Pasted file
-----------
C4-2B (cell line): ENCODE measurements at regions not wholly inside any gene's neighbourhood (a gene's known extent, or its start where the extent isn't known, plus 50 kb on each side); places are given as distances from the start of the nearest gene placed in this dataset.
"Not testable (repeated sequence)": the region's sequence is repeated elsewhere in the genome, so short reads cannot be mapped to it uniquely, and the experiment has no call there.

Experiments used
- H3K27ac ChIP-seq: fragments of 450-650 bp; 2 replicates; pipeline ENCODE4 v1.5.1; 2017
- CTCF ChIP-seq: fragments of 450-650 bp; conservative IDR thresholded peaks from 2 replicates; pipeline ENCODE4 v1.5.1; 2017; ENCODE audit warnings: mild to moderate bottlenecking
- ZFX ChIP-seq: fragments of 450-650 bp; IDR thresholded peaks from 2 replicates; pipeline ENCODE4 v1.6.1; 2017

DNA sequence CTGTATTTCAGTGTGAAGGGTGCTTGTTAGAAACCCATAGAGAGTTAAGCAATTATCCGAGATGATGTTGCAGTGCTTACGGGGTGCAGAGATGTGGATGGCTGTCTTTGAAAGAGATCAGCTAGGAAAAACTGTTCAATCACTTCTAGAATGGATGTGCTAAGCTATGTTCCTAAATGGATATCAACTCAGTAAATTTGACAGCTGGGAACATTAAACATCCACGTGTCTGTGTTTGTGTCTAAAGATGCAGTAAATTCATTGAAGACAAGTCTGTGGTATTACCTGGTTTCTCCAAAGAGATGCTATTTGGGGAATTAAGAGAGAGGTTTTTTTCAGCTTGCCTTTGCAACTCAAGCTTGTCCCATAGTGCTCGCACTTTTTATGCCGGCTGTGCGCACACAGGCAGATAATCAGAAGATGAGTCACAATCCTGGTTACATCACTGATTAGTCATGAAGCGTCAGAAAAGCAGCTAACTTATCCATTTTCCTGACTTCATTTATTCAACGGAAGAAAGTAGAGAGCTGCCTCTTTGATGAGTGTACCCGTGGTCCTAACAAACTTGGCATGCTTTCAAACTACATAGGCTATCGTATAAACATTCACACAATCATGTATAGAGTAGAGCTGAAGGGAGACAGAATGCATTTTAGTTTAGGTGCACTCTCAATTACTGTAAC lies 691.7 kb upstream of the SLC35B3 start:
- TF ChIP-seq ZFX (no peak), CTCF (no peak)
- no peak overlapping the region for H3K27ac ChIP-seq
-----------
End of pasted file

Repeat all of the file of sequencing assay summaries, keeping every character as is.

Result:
C4-2B (cell line): ENCODE measurements at regions not wholly inside any gene's neighbourhood (a gene's known extent, or its start where the extent isn't known, plus 50 kb on each side); places are given as distances from the start of the nearest gene placed in this dataset.
"Not testable (repeated sequence)": the region's sequence is repeated elsewhere in the genome, so short reads cannot be mapped to it uniquely, and the experiment has no call there.

Experiments used
- H3K27ac ChIP-seq: fragments of 450-650 bp; 2 replicates; pipeline ENCODE4 v1.5.1; 2017
- CTCF ChIP-seq: fragments of 450-650 bp; conservative IDR thresholded peaks from 2 replicates; pipeline ENCODE4 v1.5.1; 2017; ENCODE audit warnings: mild to moderate bottlenecking
- ZFX ChIP-seq: fragments of 450-650 bp; IDR thresholded peaks from 2 replicates; pipeline ENCODE4 v1.6.1; 2017

DNA sequence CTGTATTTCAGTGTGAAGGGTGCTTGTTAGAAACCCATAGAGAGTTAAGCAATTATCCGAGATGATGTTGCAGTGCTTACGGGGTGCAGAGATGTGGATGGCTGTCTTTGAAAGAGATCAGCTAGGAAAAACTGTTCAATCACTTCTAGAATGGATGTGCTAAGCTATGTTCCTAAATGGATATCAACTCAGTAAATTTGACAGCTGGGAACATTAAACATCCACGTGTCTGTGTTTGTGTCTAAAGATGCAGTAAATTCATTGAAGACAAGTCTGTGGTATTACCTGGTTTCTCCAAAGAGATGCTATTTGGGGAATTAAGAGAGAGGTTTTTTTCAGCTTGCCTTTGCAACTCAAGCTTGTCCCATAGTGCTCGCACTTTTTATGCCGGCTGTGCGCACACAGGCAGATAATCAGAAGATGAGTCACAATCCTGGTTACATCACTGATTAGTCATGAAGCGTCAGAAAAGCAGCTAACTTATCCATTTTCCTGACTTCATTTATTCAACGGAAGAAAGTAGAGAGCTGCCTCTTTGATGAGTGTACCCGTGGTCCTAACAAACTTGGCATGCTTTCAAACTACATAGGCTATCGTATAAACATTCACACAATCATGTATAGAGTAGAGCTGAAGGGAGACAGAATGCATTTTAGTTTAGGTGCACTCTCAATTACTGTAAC lies 691.7 kb upstream of the SLC35B3 start:
- TF ChIP-seq ZFX (no peak), CTCF (no peak)
- no peak overlapping the region for H3K27ac ChIP-seq